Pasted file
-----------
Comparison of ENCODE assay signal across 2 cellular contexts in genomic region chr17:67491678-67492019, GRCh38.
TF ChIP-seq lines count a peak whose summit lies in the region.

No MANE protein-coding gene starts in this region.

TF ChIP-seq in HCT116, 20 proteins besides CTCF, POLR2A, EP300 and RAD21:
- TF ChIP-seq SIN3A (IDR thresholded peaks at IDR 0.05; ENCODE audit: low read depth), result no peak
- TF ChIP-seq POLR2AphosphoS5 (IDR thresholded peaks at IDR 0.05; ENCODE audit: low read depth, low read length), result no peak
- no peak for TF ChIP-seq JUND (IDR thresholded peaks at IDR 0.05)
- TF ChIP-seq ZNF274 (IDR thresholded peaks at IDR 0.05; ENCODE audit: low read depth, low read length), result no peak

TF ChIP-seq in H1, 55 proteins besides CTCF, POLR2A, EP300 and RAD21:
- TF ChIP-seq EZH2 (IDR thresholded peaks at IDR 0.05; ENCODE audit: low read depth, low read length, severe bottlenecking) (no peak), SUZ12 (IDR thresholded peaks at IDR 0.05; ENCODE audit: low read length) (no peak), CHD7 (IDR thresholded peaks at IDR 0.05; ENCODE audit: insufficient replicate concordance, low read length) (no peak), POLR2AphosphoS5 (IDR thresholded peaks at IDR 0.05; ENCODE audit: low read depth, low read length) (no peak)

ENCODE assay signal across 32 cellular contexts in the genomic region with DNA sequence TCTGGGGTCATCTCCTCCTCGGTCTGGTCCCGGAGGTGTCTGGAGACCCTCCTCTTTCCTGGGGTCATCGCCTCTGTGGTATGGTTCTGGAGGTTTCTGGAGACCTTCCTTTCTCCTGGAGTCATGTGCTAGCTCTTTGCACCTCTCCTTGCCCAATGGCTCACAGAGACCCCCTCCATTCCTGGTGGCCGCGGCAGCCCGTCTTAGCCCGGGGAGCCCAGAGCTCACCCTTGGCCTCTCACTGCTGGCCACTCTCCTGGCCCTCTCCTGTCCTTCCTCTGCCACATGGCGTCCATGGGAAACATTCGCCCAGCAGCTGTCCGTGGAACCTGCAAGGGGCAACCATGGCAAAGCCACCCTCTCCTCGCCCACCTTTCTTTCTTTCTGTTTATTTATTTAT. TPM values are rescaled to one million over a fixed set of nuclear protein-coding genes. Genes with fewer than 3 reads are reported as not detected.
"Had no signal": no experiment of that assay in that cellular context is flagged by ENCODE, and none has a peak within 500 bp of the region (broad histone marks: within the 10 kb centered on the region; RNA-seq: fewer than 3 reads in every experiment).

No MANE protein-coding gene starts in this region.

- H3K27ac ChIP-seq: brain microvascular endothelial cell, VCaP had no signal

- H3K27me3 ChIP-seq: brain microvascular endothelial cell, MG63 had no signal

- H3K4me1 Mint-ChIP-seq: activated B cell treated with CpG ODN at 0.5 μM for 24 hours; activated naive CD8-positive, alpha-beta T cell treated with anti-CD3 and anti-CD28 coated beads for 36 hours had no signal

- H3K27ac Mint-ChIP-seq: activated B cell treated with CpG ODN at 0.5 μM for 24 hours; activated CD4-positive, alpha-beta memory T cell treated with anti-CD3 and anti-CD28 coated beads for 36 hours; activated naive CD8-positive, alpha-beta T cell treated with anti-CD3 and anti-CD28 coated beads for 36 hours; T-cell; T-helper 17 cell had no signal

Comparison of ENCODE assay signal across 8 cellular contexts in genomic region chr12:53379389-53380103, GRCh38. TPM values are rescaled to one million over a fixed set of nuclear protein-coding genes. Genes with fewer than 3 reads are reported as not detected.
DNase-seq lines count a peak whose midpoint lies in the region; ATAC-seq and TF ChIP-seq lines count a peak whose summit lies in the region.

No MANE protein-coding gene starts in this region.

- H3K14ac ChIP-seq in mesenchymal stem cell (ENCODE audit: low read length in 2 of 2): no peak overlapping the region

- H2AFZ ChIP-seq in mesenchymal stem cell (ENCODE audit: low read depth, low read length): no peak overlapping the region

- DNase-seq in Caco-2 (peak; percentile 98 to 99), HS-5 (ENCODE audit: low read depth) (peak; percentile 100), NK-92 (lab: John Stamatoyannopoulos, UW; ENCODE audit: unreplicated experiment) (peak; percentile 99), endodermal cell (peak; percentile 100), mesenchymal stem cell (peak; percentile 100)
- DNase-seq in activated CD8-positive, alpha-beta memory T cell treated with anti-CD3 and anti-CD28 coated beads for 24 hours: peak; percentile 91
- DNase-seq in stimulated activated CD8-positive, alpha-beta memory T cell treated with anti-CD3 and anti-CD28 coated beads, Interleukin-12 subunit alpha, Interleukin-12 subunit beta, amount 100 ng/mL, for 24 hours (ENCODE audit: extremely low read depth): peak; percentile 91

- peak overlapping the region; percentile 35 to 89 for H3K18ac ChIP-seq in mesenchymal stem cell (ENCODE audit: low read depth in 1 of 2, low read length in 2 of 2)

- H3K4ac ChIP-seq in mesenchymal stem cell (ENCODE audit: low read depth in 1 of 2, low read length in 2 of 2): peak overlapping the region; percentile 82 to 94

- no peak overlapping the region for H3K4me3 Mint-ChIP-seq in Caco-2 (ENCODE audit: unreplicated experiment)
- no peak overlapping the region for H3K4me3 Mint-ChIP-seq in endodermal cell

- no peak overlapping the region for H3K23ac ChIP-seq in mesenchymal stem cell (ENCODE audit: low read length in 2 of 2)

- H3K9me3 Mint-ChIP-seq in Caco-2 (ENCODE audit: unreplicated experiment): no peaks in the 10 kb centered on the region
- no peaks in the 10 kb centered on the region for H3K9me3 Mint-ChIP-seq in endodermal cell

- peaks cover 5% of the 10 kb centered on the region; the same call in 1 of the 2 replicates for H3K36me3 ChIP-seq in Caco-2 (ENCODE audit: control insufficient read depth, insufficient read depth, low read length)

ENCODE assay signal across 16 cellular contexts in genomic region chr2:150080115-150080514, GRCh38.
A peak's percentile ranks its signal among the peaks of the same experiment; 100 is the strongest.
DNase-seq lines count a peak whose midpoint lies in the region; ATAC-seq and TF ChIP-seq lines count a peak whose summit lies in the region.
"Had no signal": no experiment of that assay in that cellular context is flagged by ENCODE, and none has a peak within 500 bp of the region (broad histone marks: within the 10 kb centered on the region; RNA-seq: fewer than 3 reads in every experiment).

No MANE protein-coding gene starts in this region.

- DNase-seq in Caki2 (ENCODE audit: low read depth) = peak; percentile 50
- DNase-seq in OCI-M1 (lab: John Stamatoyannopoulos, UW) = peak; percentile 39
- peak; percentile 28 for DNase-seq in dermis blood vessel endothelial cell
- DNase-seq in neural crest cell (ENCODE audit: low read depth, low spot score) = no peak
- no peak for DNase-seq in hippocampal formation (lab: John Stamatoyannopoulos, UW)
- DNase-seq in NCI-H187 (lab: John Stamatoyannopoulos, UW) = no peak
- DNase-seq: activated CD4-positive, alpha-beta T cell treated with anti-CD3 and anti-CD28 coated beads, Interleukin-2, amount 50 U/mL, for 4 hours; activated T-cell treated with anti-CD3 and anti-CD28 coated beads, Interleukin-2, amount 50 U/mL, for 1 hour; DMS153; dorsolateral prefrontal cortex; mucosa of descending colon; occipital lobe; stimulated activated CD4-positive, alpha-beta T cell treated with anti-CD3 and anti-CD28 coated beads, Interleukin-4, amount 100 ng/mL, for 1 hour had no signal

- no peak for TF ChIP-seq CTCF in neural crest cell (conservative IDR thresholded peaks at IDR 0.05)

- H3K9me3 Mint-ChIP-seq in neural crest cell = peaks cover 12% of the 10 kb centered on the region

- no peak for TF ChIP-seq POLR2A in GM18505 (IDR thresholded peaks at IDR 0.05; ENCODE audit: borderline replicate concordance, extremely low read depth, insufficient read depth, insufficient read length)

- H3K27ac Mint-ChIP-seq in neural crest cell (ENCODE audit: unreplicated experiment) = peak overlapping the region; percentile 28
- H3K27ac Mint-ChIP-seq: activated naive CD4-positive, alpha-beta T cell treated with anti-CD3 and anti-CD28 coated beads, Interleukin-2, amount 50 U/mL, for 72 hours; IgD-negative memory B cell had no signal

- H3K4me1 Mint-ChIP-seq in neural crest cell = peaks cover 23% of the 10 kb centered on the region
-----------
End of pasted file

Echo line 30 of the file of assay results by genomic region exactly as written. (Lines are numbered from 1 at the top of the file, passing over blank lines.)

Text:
- no peak overlapping the region for H3K23ac ChIP-seq in mesenchymal stem cell (ENCODE audit: low read length in 2 of 2)